Title: Catching Teller Crow
Author: Ambelin Kwaymullina & Ezekiel Kwaymullina
Published: September 2018
Publisher: Allen and Unwin
Readership: Young Adult #loveozya
Genre: Mystery, Paranormal
RRP: $19.99 AUD
I received a copy of Catching Teller Crow from the publisher in exchange for a fair and honest review. All thoughts and opinions are my own.
A totally addictive ghost story, crime story and thriller, told half in prose and half in verse, from two of the most exciting Aboriginal voices in Australia.
Told in two unforgettable voices, this gripping novel interweaves themes of grief, colonial history, violence, love and family.
I first read Ambelin Kwaymullina two years ago when I picked up The Interrogation of Ashala Wolf and was blown away by her storytelling, and the way she blended the young adult dystopian world with the traditional Aboriginal stories. Catching Teller Crow is a different sort of story, but it’s no less powerful or beautifully written and I know it’s going to stay with me for a long time, and definitely make it on to my list of favourite books of 2018.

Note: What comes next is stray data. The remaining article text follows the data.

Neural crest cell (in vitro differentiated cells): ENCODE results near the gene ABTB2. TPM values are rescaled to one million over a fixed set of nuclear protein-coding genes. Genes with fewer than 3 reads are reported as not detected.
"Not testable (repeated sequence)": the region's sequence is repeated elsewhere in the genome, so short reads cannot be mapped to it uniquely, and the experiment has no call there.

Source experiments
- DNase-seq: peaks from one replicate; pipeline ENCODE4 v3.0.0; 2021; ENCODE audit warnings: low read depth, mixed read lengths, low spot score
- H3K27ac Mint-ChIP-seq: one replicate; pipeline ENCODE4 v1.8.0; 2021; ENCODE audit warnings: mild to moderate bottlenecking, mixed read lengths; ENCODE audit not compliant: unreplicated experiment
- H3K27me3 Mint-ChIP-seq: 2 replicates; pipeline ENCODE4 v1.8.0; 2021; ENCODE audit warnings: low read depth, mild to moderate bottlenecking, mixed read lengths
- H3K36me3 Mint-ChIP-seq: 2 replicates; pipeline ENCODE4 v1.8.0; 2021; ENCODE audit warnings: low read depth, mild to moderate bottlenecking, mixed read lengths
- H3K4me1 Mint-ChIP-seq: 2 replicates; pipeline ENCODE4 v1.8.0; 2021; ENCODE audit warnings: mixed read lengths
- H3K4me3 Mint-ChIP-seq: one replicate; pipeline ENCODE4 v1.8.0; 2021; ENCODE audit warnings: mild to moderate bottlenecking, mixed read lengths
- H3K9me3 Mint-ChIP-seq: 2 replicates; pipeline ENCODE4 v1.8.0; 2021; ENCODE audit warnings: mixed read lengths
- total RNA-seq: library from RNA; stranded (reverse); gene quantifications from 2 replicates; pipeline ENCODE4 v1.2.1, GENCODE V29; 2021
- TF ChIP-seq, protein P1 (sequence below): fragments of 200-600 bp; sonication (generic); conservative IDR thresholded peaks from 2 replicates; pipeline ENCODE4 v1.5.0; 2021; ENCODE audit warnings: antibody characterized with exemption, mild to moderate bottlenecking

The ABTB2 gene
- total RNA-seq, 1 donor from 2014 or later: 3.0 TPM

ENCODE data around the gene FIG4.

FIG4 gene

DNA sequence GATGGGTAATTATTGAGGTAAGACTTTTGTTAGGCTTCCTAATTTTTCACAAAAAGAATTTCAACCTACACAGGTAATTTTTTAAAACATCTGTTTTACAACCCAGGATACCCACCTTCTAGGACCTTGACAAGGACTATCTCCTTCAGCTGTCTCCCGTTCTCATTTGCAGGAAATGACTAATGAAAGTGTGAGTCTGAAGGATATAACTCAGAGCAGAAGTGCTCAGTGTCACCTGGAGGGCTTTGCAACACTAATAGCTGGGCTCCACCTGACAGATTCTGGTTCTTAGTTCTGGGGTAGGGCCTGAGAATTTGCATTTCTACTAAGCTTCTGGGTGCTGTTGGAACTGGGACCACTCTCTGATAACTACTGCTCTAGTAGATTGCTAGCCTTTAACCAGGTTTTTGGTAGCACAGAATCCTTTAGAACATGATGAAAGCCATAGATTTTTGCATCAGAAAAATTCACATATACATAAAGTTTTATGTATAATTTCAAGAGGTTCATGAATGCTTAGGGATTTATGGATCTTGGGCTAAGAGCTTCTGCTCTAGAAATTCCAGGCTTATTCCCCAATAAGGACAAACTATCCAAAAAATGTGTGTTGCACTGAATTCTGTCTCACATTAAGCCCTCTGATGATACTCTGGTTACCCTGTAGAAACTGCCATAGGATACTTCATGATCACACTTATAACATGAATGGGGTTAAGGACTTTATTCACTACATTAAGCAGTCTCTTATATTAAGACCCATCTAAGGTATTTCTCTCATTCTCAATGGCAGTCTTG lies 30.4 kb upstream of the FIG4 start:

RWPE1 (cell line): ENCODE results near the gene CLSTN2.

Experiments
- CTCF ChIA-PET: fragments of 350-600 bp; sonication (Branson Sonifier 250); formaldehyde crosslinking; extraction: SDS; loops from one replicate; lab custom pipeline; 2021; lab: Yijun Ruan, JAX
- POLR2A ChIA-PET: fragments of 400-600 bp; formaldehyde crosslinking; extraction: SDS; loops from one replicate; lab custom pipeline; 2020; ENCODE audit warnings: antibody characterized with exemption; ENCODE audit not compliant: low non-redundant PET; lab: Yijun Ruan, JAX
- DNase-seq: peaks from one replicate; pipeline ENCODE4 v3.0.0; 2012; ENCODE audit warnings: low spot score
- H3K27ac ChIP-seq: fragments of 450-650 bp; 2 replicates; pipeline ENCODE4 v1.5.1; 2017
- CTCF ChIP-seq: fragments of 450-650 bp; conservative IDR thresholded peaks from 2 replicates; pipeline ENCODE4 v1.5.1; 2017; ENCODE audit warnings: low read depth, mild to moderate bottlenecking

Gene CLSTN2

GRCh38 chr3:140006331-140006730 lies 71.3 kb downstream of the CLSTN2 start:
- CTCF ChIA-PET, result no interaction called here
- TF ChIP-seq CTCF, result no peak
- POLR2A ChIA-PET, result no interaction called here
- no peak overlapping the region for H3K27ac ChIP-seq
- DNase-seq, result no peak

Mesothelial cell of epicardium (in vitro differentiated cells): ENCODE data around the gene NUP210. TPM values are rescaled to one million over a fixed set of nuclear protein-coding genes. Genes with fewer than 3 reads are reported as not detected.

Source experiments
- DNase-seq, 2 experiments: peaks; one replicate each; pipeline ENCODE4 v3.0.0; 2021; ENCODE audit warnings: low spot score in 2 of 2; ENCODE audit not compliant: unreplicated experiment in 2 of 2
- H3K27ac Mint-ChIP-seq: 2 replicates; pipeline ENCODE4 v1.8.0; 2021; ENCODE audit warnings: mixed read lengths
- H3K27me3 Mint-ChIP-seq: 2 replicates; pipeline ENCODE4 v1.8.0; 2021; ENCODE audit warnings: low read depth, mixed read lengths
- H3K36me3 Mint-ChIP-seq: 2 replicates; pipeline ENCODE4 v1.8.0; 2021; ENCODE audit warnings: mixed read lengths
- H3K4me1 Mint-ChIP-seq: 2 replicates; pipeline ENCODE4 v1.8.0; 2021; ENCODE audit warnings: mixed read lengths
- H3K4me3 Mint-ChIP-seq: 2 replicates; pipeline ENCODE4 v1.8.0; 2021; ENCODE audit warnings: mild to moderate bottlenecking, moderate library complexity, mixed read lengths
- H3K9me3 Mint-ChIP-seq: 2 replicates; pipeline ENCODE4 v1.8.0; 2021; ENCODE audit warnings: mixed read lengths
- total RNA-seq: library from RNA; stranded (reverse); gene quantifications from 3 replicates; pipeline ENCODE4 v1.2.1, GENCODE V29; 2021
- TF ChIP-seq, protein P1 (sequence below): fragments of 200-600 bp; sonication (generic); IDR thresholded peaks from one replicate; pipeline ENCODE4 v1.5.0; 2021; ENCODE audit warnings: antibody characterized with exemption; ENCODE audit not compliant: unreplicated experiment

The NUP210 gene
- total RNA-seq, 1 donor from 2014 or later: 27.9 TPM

We begin Catching Teller Crow shadowing Beth Teller and her detective father – it might seem like any other story, only Beth Teller is dead and only her father can see or hear her. Everything seems to have gone wrong for their family, and yet Beth is determined to look after her father, and when he is sent out to investigate a mysterious death in a small town, they find themselves having to solve a mystery neither one expected.
This book has atmosphere and story in spades, and it’s a book that you’ll pick up and not put down until it’s done because the story gets beneath your skin. All of the characters are fascinating – a dead girl who hasn’t move on, her father who’s grieving and the mysterious Isobel Catching who’s story threatens to undo a town. As the blurb states, it’s a story of ‘grief, colonial history, violence, love and family.’
I particularly adored the way the Kwaymullina’s used narrative and verse to highlight the differences between the character point of views. Beth’s narrative and Isobel’s verse were stark contrasts to where the characters are in their lives and serve to heighten the mystery of what is real and what isn’t.
I also really loved the connection that Beth and her father have, and the importance placed on family, and connection to family. After her death, her father pushed away the remaining relatives and Beth recognises how important it is for him to reconnect even when he can’t and that thread is woven through the story beautifully.
I am so glad I read this and I know it’s one I will not only revisit, but recommend (or shove) at as many people as I can, because I think everyone should read it.